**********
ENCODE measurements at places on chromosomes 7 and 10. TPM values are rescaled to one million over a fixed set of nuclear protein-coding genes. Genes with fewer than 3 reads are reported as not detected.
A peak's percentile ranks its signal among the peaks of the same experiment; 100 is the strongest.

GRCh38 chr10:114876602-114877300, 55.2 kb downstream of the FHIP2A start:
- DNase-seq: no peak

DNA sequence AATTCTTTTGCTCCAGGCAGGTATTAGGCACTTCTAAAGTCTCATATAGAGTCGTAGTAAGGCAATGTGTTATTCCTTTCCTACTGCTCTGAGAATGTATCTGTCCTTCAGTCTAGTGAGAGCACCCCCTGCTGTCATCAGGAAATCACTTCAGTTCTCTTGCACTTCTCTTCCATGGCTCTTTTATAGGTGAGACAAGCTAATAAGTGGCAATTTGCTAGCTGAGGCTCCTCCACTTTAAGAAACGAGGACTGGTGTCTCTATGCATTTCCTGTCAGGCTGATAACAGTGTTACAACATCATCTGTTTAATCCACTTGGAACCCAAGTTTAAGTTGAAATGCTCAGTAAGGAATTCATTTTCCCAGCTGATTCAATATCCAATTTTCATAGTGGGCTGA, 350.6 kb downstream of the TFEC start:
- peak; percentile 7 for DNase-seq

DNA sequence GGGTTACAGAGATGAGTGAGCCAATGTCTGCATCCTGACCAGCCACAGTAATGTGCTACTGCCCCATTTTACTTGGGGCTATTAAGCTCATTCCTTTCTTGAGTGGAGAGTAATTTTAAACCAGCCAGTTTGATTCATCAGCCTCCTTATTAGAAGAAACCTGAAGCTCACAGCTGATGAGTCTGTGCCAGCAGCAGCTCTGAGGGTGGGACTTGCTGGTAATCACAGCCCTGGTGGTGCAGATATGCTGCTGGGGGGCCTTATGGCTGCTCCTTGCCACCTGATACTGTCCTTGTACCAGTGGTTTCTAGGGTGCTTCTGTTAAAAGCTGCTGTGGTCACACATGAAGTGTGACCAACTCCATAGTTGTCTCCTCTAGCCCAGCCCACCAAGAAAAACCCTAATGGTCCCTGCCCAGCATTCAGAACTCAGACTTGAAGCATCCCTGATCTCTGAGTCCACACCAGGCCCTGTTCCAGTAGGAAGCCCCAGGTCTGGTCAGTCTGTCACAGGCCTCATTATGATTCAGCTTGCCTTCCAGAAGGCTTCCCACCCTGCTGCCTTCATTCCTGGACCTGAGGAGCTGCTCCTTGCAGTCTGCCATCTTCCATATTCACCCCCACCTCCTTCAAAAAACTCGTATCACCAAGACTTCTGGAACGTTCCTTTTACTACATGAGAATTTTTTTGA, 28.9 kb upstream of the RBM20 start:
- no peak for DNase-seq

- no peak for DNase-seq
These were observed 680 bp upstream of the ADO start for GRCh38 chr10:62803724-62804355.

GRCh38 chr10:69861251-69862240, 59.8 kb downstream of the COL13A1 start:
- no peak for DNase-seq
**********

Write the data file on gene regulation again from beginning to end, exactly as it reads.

ENCODE measurements at places on chromosomes 7 and 10. TPM values are rescaled to one million over a fixed set of nuclear protein-coding genes. Genes with fewer than 3 reads are reported as not detected.
A peak's percentile ranks its signal among the peaks of the same experiment; 100 is the strongest.

GRCh38 chr10:114876602-114877300, 55.2 kb downstream of the FHIP2A start:
- DNase-seq: no peak

DNA sequence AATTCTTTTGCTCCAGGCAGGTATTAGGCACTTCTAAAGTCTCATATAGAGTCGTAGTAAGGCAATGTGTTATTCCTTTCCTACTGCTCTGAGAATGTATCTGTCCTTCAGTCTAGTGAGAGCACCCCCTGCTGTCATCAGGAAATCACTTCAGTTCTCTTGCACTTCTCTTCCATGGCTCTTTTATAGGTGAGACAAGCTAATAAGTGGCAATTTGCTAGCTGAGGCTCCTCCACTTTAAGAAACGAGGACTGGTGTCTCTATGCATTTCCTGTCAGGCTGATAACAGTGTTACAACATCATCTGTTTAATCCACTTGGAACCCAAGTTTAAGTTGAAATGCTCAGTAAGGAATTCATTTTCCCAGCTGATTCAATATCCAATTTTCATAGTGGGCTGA, 350.6 kb downstream of the TFEC start:
- peak; percentile 7 for DNase-seq

DNA sequence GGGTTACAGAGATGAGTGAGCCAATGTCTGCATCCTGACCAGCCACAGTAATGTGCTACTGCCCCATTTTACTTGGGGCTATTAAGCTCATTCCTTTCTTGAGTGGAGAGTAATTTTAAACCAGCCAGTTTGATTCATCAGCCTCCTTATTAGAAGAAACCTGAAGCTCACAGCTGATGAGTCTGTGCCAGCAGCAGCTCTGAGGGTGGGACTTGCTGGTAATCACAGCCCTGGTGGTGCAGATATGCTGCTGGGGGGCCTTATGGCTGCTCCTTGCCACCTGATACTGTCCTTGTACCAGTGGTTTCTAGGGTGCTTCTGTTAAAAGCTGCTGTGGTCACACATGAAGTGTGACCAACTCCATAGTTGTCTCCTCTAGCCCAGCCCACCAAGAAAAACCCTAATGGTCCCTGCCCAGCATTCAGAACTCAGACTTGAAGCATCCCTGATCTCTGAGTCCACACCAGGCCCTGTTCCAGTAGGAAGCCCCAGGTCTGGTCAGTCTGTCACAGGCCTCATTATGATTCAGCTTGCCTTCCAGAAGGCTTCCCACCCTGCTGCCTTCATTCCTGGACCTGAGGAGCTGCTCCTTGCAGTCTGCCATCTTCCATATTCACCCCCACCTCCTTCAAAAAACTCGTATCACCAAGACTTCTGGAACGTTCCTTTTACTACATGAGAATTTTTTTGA, 28.9 kb upstream of the RBM20 start:
- no peak for DNase-seq

- no peak for DNase-seq
These were observed 680 bp upstream of the ADO start for GRCh38 chr10:62803724-62804355.

GRCh38 chr10:69861251-69862240, 59.8 kb downstream of the COL13A1 start:
- no peak for DNase-seq